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TRSM Students Head to Munich for Design Thinking Bootcamp

By Shane MacInnis

APE Bootcamp Participants

A group of 15 TRSM students travelled to Munich, Germany, to participate in a week-long design thinking bootcamp.

Soaring cathedrals, sauerkraut and lederhosen may be some of the first things that come to mind when most Canadians think of Munich, Germany, but a group of Ted Rogers School of Management (TRSM) students recently learned that entrepreneurship and design thinking deserve to be added to that list.

The Bavarian capital boasts remarkably low unemployment rates compared to other cities in the European Union and around the world, and one theory for why is that design thinking and entrepreneurship are integrated into all education levels and disciplines.

Fifteen TRSM students travelled to Munich, along with Professor Steve Gedeon and Dr. Charlene Nicholls-Nixon, as part of an intensive week-long design thinking bootcamp hosted by the Academic Program for Entrepreneurship (APE) at the Strascheg Center for Entrepreneurship (SCE). The TRSM students were selected to participate based on their previous involvement in entrepreneurial projects and the skills they could bring to the multidisciplinary teams at the APE bootcamp.

The students spent six full days creating startup ideas with students and entrepreneurship coaches from around the world. Their task was to attempt to solve relevant social issues through design thinking and entrepreneurship. From educating youth about healthy food choices to redefining the school system, each team chose a problem and worked together to come up with innovative solutions.

Ambreen Khan, a fourth year Global Management Studies student and co-organizer of the trip, says the APE learning experience wasn’t limited to sessions inside the walls of the SCE. Students were encouraged to go outside and explore the city to gain insights into their market:

“The majority of the bootcamp was dedicated to redefining and truly understanding the issues by interviewing people on the street, observing various environments and using this insight to rapid prototype and build on our final business idea. The time spent understanding the problem and customer pain points allowed us to come up with a better and more effective solution to our challenge.”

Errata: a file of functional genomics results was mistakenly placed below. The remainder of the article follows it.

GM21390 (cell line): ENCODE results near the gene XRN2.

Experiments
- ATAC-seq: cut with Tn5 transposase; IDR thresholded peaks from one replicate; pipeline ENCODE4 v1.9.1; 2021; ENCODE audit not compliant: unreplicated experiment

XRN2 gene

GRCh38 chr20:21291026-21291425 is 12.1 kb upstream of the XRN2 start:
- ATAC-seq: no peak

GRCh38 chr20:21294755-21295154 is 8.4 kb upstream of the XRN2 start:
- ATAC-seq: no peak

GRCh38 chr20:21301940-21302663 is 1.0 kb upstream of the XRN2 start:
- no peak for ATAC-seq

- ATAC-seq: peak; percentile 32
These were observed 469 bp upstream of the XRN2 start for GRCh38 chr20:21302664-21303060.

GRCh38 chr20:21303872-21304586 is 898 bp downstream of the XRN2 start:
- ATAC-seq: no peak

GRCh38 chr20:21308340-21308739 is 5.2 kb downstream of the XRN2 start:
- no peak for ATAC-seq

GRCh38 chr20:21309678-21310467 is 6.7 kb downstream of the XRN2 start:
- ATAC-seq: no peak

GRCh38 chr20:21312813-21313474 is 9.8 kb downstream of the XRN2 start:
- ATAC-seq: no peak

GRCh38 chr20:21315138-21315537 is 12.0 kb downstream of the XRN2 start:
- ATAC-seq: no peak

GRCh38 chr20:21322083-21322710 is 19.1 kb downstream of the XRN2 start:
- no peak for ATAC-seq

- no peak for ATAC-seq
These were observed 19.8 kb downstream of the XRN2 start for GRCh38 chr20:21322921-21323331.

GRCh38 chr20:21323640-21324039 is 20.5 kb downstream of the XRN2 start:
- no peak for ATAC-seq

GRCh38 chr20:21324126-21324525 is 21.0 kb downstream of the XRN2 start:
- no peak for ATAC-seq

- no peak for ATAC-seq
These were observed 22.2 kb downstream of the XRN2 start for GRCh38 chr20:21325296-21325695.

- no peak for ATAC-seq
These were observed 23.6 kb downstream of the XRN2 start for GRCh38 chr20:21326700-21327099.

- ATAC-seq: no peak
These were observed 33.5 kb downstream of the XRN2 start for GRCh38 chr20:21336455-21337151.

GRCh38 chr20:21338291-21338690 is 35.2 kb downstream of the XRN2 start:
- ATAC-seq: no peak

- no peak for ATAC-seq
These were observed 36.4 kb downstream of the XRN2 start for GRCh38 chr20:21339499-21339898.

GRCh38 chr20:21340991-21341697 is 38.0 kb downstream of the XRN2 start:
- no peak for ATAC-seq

In addition to opportunities to explore Munich and interact with the public, participants were teamed up with other students from around the world, which created chances to engage in remarkable international collaboration. The teams included master’s and PhD students in addition to fellow undergrads, with many participants having already started or run their own businesses. Dara Jarallah, a third year Entrepreneurship student, enjoyed the opportunities to work with other students. “One of the biggest takeaways was the power of teamwork. A creative and hardworking team that manages to communicate effectively makes work a fun experience.”

The bootcamp also allowed participants to gain invaluable exposure to global work cultures. “In Canada, despite being diverse, we never truly experience a difference in work culture because we are shaped by the same education system,” says Ali Siddiqui, a fourth year Accounting student. “During the APE Bootcamp, I truly experienced the difference in culture while working in a diverse team. Understanding how people from different countries work and adapting to their working style was a learning curve and the highlight of my trip.”

Natasha Nesrine, a fourth year Entrepreneurship student, agrees: “Working so closely with people from all over Europe at APE opened my eyes to see what diversity really is. Toronto is diverse, but I never really understood how powerful diversity can be until this bootcamp.”

The Design Thinking program was first introduced at the Munich University of Applied Sciences (MUAS) to help engineering students think outside of the box and view issues from a different perspective. It has since been expanded to allow students from all disciplines to learn design thinking and apply it to complex issues. “The beauty of design thinking is that it’s not just for entrepreneurs or those looking to start a business,” says Ambreen Khan. “Anyone – in the workplace, students, professionals, etc. – can use the design thinking methodology to innovate existing processes to gain different perspectives on a problem or projects.”

The APE Bootcamp participants put together a video about their experience. Check it out below!


Interested in learning more about entrepreneurship opportunities and studies at the Ted Rogers School of Management? Visit the Entrepreneurship & Strategy website.

APE Bootcamp Highlights

All APE Bootcamp participants

Brief lecture by entrepreneurship coach

Prototyping

At the airport

Prototyping

Prototyping

Ideating

Debriefing findings

Clustering data

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